Molecular Epidemiology of Lassa Fever in Edo State, Nigeria.

Lassa fever is an acute, severe, often fatal, febrile illness; estimated to affect about 100,000 persons per year in West Africa. It is caused by Lassa virus, a single-stranded RNA virus which belongs to the virus family Arenaviridae. In Nigeria, the current epidemiological situation is less clear as there has been no active surveillance system in place. A hospital-based study was conducted in Edo State, South-South Nigeria where outbreaks has been frequently reported. This study was from November, 2005 to December, 2008 and it was to investigate the epidemiology and clinical presentation of Lassa fever. Blood collected from patients clinically suspected to have Lassa fever were tested for Lassa virus ribonucleic acid (RNA) by Reverse Transcriptase Polymerase Chain Reaction (RT-PCR). Also, although there is great diversity of Lassa virus in Nigeria, only one full-length L RNA sequence and five S RNA sequences are known. To fill this gap, S and L RNA of six Lassa virus strains isolated from different areas of Nigeria were completely sequenced. These six and a large number of novel partial sequences were subjected to phylogenetic analysis. Lassa fever was laboratory confirmed in 62 (23.2%) of the 267 patients. Of these 267 patients, 103 (38.6%) were female, 160 (60.0%) were male and the sex of 4 (1.4%) was not recorded. However Lassa fever was found in 37 (59.7%) male and 25 (40.3%) female. The mean age for positive patients was 31.1 years (the youngest patient with Lassa fever was one year, 3 months old and the oldest was 70 years old). Geographically, patients were seen from the three senatorial districts of the state with the highest number of laboratory confirmed cases from the central senatorial district. Of the 62 positive patients, 41 (66%) patients were seen in the dry season and 21 (34%) in the rainy season. A wide spectrum of clinical manifestations was observed in patients with Lassa fever. They ranged from fever, nausea, vomiting, abdominal pain, headache, sore throat, cough, malaise, chest pain, diarrhoea, muscle pain, back pain, stiff neck, haemorrhage (bleeding), jaundice, oedema, conjunctivitis and convulsion. Bleeding was observed in 12 (19%) of the patients with acute Lassa fever and deafness occurred in 2 (3%) of them. Clinical presentations between those with Lassa fever and other febrile illnesses were essentially indistinguishable. Thirty-five (56%) of the 62 positive patients recovered and were discharged from the hospital, 18 (29%) died and 1 (1.6%) was referred to another hospital and the outcome of 8 (12.9%) was not recorded. The overall case-fatality rate for those with Lassa fever was 24.2%. Lassa fever is still largely widespread in Edo State but still typically difficult to distinguish clinically; and it is feared that this picture might be the same for other regions of Nigeria. This study suggests that there is still significant genetic variation among Lassa virus strains and this has enormous implications for molecular diagnosis especially with an antigen-based serology and the Polymerase Chain Reaction (PCR), which has been extensively shown in previous studies to be sensitive. Phylogenetic analysis revealed a predominance of lineage II and III strains, existence of a previously un-described sub-lineage in Nigeria, and directional spread of virus in the southern part of the country. The novel sequences will aid in the design of molecular detection assays for Lassa virus.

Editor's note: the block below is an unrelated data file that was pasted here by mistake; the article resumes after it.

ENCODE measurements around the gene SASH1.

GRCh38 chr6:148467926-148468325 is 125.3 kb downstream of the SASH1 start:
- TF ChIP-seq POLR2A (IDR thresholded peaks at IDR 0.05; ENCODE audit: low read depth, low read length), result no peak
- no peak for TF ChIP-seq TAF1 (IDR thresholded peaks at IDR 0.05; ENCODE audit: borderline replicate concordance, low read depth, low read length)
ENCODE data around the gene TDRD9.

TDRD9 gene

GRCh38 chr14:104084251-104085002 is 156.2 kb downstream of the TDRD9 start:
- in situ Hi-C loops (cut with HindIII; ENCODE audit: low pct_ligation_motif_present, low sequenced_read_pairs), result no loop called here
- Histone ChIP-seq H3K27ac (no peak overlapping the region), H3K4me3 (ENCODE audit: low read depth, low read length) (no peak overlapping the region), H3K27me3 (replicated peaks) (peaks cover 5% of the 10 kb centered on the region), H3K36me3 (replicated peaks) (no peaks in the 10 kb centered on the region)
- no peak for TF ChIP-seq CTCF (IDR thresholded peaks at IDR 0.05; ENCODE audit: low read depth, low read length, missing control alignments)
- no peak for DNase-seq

A Thesis Submitted to the School of Postgraduate Studies, University of Lagos.
Lassa Fever , Molecular Epidemiology , Arenaviridae , Research Subject Categories::MEDICINE::Microbiology, immunology, infectious diseases::Microbiology
Ehichioya, D.U (2012), Molecular Epidemiology of Lassa Fever in Edo State, Nigeria. A Thesis Submitted to University of Lagos School of Postgraduate Studies Phd Thesis and Dissertation, 140pp.